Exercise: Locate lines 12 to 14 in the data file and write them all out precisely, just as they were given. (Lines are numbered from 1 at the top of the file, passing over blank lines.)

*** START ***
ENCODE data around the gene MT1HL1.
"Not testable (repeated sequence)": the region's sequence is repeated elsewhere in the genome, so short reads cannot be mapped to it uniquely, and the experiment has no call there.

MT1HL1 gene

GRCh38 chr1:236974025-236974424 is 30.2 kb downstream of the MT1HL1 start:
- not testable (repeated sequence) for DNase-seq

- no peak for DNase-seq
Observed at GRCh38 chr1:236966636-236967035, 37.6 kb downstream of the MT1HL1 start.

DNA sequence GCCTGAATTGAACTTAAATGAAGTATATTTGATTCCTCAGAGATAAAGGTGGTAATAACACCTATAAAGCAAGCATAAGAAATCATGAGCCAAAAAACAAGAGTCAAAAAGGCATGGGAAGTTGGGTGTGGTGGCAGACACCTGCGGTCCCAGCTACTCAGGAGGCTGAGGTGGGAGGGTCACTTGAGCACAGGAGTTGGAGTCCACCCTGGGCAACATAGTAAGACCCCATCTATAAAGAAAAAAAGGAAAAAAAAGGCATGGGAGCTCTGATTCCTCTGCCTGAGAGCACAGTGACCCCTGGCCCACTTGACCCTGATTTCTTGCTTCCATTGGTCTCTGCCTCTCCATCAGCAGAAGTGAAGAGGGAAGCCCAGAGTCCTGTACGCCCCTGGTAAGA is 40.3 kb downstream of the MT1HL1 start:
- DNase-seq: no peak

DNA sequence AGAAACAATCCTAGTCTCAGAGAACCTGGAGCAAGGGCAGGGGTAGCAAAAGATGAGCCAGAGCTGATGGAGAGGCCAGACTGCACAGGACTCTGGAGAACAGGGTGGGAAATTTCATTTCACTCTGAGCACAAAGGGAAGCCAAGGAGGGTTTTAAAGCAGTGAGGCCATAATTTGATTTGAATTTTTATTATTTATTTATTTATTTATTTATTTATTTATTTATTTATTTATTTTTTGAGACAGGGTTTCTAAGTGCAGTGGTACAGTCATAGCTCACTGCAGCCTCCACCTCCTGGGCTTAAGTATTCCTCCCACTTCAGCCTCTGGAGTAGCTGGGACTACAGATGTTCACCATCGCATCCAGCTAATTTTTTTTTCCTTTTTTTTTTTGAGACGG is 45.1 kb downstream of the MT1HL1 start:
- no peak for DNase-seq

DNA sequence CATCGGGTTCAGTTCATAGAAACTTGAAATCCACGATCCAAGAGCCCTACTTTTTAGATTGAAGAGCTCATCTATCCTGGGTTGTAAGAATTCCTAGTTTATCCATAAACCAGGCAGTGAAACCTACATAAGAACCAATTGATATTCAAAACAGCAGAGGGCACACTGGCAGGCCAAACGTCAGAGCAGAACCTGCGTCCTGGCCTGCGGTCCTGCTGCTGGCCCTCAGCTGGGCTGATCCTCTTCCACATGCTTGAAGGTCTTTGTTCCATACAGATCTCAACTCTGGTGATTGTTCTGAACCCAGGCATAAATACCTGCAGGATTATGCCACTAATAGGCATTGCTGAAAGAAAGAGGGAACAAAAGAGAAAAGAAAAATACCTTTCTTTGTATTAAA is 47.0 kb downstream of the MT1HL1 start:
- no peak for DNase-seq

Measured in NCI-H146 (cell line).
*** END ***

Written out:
DNA sequence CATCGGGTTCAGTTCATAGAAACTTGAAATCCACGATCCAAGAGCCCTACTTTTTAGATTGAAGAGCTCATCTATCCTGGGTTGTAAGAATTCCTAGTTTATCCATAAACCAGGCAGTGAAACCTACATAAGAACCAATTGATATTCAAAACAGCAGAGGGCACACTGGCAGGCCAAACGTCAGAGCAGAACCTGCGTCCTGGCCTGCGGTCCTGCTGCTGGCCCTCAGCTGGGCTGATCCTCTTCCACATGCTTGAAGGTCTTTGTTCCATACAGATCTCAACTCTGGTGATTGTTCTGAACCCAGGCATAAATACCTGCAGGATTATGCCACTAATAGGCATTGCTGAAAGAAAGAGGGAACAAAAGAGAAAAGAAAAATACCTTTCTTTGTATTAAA is 47.0 kb downstream of the MT1HL1 start:
- no peak for DNase-seq

Measured in NCI-H146 (cell line).